Doxorubicin (DOX) is an anthracycline antibiotic commonly employed for the treatment of various cancers. However, its therapeutic uses are hampered by side effects associated with cumulative doses during the course of treatment. Whereas deregulation of autophagy in the myocardium has been involved in a variety of cardiovascular diseases, the role of autophagy in DOX-induced cardiomyopathy remains debated. Our earlier studies have shown that DOX treatment in a rat animal model leads to increased expression of the novel stress-inducible protein insulin-like growth factor II receptor-α (IGF-IIRα) in cardiac tissues, which exacerbated the cardiac injury by enhancing oxidative stress and p53-mediated mitochondria-dependent cardiac apoptosis. Through this study, we investigated the contribution of IGF-IIRα to dysregulation of autophagy in heart using both in vitro H9c2 cells (DOX treated, 1 μM) and in vivo transgenic rat models (DOX treated, 5 mg/kg ip for 6 wk) overexpressing IGF-IIRα specifically in the heart. We found that IGF-IIRα primarily localized to mitochondria, causing increased mitochondrial oxidative stress that was severely aggravated by DOX treatment. This was accompanied by a significant perturbation in mitochondrial membrane potential and increased leakage of cytochrome c, causing increased cleaved caspase-3 activity. There were significant alterations in phosphorylated AMP-activated protein kinase (p-AMPK), phosphorylated Unc-51 like kinase-1 (p-ULK1), PARKIN, PTEN-induced kinase 1 (PINK1), microtubule-associated protein 1 light chain 3 (LC3), and p62 proteins, which were more severely disrupted under the combined effect of IGF-IIRα overexpression plus DOX. Finally, Lyso-Tracker Red staining showed that IGF-IIRα overexpression causes lysosomal impairment, which was rescued by rapamycin treatment. Taken together, we found that IGF-IIRα leads to mitochondrial oxidative stress, decreased antioxidant levels, disrupted mitochondrial membrane potential, and perturbed mitochondrial autophagy contributing to DOX-induced cardiomyopathy.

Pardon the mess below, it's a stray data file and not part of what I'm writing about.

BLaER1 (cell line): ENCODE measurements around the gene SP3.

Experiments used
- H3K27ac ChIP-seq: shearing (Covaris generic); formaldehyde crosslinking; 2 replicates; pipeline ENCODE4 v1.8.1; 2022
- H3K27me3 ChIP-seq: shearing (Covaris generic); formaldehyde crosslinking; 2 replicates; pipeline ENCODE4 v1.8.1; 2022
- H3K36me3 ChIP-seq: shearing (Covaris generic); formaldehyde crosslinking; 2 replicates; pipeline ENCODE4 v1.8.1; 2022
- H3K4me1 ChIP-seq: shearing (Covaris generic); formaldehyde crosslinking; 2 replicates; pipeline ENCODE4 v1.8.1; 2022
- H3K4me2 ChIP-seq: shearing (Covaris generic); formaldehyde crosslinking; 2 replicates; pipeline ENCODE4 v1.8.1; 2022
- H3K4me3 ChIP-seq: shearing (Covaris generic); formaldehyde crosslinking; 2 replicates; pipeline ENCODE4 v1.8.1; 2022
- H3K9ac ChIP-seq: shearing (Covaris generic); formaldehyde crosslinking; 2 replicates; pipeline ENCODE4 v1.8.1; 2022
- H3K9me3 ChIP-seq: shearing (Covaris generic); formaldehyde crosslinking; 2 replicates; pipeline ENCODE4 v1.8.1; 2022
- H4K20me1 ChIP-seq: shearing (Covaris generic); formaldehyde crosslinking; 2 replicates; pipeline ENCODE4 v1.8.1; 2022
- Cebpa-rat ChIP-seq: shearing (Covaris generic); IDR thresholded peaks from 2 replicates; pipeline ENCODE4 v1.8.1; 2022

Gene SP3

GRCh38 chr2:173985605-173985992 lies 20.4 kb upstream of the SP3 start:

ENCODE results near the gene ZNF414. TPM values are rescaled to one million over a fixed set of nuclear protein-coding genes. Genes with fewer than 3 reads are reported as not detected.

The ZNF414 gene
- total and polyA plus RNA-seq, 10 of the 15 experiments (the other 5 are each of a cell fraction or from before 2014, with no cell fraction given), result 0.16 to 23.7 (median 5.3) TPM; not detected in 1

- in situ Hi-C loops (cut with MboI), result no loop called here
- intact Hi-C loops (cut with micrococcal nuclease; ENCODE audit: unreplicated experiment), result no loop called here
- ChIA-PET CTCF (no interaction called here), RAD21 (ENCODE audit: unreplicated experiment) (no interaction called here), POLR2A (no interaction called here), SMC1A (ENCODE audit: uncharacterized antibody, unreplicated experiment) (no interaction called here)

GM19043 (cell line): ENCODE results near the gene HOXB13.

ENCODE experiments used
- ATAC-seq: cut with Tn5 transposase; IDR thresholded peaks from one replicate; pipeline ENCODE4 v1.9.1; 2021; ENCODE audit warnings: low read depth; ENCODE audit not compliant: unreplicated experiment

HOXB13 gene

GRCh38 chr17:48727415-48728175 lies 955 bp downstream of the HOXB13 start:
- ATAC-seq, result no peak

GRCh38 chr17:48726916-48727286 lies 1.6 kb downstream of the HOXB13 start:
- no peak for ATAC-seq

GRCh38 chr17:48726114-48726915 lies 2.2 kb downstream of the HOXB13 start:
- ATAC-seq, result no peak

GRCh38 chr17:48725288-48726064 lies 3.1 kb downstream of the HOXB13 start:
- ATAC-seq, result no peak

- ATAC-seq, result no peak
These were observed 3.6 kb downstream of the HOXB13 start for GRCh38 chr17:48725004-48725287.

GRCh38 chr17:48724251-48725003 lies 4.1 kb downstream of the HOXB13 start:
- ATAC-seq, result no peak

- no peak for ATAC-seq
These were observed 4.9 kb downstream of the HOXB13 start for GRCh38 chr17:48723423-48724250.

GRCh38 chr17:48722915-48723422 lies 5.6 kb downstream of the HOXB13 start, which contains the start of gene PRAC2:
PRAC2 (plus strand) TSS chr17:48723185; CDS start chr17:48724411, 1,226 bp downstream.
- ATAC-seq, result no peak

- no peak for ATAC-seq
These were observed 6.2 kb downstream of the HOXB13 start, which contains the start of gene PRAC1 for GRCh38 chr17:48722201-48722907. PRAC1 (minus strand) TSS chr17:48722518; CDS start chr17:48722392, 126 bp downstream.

ASJC Scopus subject areas